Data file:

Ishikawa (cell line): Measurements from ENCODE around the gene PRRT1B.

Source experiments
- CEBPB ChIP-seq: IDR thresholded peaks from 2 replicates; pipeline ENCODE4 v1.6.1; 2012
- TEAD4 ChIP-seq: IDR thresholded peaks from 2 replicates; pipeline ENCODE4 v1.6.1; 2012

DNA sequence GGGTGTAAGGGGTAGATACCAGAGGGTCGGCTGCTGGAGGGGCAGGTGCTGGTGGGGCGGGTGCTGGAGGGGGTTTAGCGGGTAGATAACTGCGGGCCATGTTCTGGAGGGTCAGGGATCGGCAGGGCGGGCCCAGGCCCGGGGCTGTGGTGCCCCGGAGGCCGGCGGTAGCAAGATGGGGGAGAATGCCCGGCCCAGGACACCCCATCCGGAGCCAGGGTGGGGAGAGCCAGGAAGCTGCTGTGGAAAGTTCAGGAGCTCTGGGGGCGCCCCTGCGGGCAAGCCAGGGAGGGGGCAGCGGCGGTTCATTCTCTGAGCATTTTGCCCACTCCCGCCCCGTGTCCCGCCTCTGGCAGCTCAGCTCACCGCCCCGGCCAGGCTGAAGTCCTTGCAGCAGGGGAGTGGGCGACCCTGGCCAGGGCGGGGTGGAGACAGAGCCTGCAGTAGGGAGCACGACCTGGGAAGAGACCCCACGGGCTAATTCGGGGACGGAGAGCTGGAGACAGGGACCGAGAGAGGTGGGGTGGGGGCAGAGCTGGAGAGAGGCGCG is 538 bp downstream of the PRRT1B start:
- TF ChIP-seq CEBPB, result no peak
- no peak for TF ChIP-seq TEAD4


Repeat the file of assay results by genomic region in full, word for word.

Ishikawa (cell line): Measurements from ENCODE around the gene PRRT1B.

Source experiments
- CEBPB ChIP-seq: IDR thresholded peaks from 2 replicates; pipeline ENCODE4 v1.6.1; 2012
- TEAD4 ChIP-seq: IDR thresholded peaks from 2 replicates; pipeline ENCODE4 v1.6.1; 2012

DNA sequence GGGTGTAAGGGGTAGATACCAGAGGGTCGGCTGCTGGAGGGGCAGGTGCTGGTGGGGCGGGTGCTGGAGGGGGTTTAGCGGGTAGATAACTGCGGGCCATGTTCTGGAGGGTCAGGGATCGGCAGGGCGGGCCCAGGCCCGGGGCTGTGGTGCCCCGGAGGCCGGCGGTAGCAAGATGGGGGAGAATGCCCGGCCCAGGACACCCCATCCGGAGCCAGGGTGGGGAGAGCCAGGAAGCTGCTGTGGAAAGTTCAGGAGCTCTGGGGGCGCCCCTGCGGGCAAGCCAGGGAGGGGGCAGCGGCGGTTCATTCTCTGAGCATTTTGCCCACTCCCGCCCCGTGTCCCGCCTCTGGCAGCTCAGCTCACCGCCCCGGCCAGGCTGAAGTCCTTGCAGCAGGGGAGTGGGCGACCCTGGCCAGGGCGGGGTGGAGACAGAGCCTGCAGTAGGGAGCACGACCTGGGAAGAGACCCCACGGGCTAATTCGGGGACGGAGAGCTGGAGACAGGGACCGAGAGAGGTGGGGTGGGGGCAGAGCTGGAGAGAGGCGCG is 538 bp downstream of the PRRT1B start:
- TF ChIP-seq CEBPB, result no peak
- no peak for TF ChIP-seq TEAD4